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Nucl Med Commun. 2013 Dec;34(12):1204-7. doi: 10.1097/MNM.0b013e328365911a.

Nabothian cyst associated with high false-positive incidence of iodine-131 uptake in whole-body scans after treatment for differentiated thyroid cancer.

Author information

1
Department of Nuclear Medicine, Ruijin Hospital, School of Medicine, Shanghai Jiao Tong University, Shanghai, China.

Abstract

OBJECTIVE:

This study aimed to analyze the focal uptake of iodine-131 (131I) in the upper pelvis superior to the urinary bladder on whole-body images of patients who underwent this treatment after thyroidectomy for differentiated thyroid cancer.

METHODS:

Between June 2012 and March 2013, 205 patients (72 men and 133 women, with an average age of 47.9 ± 11.7 years) who underwent 131I radioactive treatment after thyroid cancer surgery were analyzed retrospectively. Pathological findings confirmed papillary thyroid carcinoma. A whole-body scan was acquired 5 days after 100-120 mCi sodium iodide was administered orally to the patients. Single-photon emission computed tomography/computed tomography (SPECT/CT) scanning was carried out to locate the lesion; this showed abnormal intense activity in the upper pelvis superior to the urinary bladder, which was further evaluated by ultrasonography.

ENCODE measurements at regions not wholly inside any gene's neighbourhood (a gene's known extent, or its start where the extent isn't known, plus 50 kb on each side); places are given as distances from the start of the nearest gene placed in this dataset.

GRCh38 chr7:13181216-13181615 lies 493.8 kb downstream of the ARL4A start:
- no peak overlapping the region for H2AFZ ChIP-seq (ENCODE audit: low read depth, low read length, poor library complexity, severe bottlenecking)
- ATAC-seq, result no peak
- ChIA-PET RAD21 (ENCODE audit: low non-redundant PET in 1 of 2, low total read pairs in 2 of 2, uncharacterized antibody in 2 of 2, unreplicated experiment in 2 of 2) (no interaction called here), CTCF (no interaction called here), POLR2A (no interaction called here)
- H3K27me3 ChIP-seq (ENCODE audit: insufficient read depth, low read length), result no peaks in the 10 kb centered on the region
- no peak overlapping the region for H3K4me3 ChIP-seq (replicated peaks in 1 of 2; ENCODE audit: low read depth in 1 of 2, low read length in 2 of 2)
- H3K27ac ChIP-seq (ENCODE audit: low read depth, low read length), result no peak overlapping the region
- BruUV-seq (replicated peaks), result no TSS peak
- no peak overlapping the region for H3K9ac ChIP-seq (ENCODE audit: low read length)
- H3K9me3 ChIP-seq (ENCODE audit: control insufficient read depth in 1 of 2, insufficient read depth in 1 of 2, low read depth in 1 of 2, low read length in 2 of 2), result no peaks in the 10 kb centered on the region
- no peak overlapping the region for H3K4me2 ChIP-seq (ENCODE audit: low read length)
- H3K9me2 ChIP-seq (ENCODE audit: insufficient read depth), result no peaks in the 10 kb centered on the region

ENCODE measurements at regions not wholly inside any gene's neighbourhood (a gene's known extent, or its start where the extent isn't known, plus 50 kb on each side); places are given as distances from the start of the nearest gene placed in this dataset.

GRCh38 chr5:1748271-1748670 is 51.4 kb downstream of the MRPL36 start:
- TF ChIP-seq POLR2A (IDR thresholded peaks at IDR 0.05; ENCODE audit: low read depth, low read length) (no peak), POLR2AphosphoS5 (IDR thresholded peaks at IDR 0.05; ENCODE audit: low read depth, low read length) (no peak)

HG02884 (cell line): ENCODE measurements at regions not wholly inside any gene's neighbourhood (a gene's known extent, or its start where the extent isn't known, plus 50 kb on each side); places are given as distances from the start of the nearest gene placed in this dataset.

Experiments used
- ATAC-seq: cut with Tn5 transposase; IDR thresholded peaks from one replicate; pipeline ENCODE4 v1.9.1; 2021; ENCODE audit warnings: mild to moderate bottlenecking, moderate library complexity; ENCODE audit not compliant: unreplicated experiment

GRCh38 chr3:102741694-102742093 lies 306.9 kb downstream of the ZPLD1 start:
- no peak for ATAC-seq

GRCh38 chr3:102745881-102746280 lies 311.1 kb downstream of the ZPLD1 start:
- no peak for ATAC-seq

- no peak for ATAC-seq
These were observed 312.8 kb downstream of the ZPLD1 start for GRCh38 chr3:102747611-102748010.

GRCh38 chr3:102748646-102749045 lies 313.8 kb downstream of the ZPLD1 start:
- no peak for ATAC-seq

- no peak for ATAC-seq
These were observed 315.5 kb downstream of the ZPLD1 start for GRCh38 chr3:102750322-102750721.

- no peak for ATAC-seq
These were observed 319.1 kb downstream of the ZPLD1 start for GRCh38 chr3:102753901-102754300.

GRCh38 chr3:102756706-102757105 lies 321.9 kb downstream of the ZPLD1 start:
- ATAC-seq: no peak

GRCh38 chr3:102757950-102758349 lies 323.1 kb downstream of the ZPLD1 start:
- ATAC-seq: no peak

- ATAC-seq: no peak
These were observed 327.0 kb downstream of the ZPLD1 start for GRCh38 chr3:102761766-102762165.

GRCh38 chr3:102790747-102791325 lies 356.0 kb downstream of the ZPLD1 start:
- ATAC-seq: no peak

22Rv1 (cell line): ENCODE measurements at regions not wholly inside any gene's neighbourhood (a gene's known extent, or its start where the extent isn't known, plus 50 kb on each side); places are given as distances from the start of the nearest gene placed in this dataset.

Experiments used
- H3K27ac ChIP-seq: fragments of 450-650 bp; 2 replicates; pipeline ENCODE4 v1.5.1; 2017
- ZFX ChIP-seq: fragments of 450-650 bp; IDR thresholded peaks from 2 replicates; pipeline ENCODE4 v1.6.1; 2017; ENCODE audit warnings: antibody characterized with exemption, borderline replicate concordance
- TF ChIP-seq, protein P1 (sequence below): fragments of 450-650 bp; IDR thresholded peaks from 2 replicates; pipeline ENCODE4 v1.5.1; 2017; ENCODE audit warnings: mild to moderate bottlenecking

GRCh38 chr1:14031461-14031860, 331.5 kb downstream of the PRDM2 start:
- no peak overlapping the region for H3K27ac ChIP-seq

RESULTS:

Using 131I-SPECT scanning, five (3.76%) female patients were shown to have abnormal focal radioactivity in the lower abdomen. Subsequent SPECT/CT examination showed that the radioactivity was located in the cervix in four of the five patients and in the sigmoid colon in one patient. Transvaginal ultrasonography was performed in the former four patients, which revealed several echo-free regions in the cervix. These findings are consistent with the diagnosis of a nabothian cyst. Three of these patients were administered a second course of radioiodine therapy. Radioactive uptake was still visible at the same sites on whole-body imaging.

CONCLUSION:

Nabothian cyst should be considered in cases in which abnormal uptake in the upper pelvis superior to the urinary bladder is detected on 131I whole-body scans after differentiated thyroid cancer resection.

PMID:
24077637
PMCID:
PMC3815149
DOI:
10.1097/MNM.0b013e328365911a
[Indexed for MEDLINE]
Free PMC Article

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